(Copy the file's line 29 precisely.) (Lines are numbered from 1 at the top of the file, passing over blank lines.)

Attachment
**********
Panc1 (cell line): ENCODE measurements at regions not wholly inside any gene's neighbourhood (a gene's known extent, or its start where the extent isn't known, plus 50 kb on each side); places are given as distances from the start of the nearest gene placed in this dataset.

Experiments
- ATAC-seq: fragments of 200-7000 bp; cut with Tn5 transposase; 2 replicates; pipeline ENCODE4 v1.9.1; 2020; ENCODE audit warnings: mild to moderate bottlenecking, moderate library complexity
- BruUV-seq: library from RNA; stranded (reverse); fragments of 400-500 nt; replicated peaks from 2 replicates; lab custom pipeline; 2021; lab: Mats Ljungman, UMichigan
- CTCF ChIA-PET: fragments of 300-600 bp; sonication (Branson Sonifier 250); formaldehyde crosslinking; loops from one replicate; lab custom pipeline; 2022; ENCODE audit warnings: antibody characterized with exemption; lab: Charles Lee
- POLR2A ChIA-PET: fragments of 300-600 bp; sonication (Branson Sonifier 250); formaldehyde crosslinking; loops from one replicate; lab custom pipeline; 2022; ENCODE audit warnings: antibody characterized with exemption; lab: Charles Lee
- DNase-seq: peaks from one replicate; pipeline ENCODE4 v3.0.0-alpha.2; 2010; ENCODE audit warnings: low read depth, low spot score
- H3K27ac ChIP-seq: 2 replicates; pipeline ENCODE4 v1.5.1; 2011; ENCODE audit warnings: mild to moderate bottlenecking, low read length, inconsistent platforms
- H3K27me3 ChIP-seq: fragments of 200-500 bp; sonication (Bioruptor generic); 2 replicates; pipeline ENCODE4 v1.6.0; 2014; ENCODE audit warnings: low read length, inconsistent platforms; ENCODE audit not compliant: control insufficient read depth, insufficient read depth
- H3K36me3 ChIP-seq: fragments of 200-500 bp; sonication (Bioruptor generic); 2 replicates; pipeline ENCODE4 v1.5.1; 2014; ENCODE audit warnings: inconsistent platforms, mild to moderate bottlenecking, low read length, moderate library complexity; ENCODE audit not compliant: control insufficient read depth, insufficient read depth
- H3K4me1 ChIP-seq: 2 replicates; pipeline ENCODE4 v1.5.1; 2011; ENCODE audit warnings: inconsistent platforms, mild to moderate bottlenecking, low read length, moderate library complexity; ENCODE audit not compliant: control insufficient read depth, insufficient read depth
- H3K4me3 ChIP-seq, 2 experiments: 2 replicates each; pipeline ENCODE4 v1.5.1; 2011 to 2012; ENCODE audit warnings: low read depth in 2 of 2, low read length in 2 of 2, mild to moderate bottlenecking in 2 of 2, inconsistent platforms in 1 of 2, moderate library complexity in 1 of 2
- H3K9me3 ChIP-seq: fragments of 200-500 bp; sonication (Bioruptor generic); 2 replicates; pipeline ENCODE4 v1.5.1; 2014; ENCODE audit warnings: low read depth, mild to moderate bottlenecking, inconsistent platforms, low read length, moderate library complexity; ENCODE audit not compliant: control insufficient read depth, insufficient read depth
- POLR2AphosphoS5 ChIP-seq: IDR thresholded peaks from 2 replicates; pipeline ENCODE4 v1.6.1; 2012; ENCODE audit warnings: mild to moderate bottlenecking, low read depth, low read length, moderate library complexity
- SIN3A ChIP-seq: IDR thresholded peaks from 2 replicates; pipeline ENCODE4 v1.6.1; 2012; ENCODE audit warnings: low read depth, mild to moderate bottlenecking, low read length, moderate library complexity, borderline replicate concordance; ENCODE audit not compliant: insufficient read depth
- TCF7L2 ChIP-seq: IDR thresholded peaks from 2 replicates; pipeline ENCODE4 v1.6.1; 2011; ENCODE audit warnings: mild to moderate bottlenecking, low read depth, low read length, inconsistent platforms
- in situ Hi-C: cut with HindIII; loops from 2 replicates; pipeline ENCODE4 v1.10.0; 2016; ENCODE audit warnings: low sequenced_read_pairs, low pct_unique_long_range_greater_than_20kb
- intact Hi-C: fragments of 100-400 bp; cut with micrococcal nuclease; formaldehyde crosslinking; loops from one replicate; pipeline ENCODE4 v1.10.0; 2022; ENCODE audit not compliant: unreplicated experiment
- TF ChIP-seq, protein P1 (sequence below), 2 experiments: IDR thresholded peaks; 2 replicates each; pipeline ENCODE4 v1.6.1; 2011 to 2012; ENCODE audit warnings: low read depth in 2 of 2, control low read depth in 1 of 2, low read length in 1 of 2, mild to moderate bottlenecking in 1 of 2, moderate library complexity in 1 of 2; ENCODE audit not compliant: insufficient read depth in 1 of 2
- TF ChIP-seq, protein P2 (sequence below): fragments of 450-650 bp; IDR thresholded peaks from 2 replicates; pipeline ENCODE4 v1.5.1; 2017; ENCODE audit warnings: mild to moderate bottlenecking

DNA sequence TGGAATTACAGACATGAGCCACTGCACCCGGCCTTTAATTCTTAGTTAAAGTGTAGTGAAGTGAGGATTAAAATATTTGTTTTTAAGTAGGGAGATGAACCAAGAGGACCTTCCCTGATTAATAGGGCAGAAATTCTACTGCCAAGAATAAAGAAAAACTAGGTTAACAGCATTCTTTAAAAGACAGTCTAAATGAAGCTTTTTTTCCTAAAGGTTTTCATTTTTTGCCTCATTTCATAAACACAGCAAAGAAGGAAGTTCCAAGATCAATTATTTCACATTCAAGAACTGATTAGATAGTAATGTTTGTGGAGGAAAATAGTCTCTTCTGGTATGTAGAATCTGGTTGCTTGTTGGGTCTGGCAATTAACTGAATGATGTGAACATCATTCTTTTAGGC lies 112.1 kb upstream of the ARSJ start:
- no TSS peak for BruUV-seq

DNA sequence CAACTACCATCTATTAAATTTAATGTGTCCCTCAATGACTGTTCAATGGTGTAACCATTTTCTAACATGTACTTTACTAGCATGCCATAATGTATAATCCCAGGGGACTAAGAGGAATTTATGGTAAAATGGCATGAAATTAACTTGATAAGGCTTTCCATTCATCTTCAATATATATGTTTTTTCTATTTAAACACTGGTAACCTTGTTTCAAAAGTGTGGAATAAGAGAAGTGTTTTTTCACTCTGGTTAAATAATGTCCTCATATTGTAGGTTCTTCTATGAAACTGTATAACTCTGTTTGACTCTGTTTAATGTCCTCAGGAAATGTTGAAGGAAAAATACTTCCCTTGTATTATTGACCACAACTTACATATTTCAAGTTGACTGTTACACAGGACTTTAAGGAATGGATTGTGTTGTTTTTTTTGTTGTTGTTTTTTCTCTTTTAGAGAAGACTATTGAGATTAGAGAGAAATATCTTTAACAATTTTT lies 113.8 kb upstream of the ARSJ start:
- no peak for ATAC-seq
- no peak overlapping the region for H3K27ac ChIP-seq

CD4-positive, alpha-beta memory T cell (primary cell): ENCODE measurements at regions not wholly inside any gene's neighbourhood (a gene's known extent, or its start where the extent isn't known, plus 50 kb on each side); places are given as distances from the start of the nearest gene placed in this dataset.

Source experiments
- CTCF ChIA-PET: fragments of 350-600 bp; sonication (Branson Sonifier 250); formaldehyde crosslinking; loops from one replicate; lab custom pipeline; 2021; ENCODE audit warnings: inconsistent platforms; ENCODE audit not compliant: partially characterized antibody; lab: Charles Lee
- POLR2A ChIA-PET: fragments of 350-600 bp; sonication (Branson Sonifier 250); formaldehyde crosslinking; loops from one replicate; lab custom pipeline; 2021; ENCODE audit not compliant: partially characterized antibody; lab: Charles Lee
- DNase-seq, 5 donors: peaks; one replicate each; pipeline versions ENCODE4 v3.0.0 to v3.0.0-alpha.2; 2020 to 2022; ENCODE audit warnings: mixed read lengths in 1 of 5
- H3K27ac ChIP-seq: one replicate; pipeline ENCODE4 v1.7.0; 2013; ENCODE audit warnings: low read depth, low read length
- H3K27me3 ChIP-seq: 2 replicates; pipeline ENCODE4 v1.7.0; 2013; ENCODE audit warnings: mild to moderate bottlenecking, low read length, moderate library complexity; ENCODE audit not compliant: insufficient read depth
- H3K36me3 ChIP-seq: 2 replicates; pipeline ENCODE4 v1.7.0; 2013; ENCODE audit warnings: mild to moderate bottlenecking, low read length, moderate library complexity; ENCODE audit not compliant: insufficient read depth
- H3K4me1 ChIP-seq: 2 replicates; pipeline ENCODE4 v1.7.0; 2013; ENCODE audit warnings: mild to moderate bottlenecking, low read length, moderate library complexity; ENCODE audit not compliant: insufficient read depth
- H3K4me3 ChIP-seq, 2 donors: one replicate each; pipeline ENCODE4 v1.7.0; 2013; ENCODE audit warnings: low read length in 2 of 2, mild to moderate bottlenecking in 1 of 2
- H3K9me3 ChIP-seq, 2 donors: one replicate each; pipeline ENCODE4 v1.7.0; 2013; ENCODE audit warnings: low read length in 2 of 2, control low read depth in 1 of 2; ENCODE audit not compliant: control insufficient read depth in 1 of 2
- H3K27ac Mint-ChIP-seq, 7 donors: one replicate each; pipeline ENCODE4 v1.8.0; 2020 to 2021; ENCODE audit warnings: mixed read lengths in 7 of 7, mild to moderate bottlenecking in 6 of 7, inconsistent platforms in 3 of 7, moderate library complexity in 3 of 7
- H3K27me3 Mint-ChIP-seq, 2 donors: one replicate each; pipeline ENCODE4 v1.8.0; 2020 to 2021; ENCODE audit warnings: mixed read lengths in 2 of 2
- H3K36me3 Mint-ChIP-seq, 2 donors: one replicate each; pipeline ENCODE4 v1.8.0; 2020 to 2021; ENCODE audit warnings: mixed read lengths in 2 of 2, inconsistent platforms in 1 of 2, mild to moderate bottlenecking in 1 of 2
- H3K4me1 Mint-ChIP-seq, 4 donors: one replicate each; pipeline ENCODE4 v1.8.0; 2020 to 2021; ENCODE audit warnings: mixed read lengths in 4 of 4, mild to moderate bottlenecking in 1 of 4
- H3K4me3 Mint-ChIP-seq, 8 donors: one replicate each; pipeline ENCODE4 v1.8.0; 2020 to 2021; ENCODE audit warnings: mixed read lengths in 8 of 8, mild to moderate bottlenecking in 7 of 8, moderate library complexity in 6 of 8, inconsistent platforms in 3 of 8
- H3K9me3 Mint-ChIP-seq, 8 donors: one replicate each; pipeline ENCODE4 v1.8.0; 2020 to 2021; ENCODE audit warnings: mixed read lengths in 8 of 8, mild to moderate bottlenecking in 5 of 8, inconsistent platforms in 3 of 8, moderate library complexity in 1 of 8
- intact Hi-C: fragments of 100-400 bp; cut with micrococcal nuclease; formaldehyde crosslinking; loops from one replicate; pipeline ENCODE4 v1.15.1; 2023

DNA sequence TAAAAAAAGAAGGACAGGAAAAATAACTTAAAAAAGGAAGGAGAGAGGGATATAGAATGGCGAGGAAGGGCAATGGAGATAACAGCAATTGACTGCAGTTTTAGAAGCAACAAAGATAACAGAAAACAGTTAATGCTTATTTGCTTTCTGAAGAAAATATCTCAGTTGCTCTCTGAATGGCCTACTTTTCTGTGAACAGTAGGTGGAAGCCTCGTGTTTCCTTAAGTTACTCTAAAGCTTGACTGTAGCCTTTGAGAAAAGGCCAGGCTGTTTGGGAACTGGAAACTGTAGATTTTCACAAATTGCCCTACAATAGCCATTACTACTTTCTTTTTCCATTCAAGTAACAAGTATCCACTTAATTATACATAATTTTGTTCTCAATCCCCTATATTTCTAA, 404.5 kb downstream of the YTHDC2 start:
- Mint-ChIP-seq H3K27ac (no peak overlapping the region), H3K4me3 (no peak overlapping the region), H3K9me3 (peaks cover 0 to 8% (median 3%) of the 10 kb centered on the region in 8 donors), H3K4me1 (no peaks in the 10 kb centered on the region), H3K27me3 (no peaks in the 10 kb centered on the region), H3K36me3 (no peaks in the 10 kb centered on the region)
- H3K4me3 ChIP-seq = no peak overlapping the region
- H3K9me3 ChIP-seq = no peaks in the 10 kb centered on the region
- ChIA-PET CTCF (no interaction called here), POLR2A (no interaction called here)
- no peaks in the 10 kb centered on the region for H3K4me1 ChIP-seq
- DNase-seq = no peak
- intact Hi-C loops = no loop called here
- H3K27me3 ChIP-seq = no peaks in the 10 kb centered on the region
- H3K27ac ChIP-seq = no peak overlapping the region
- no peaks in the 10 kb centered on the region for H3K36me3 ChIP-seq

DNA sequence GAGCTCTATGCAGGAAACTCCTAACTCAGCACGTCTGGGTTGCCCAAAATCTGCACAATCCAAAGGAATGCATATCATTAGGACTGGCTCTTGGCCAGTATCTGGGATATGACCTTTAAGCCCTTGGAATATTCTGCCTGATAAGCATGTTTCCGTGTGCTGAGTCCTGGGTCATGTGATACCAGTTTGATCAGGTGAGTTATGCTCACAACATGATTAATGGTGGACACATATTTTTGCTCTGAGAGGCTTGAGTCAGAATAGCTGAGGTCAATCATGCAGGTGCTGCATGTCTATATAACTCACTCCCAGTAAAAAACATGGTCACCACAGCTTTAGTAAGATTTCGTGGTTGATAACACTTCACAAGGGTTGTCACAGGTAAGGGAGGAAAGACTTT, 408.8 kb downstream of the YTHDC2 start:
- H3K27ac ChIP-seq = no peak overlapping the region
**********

- POLR2A ChIA-PET: fragments of 350-600 bp; sonication (Branson Sonifier 250); formaldehyde crosslinking; loops from one replicate; lab custom pipeline; 2021; ENCODE audit not compliant: partially characterized antibody; lab: Charles Lee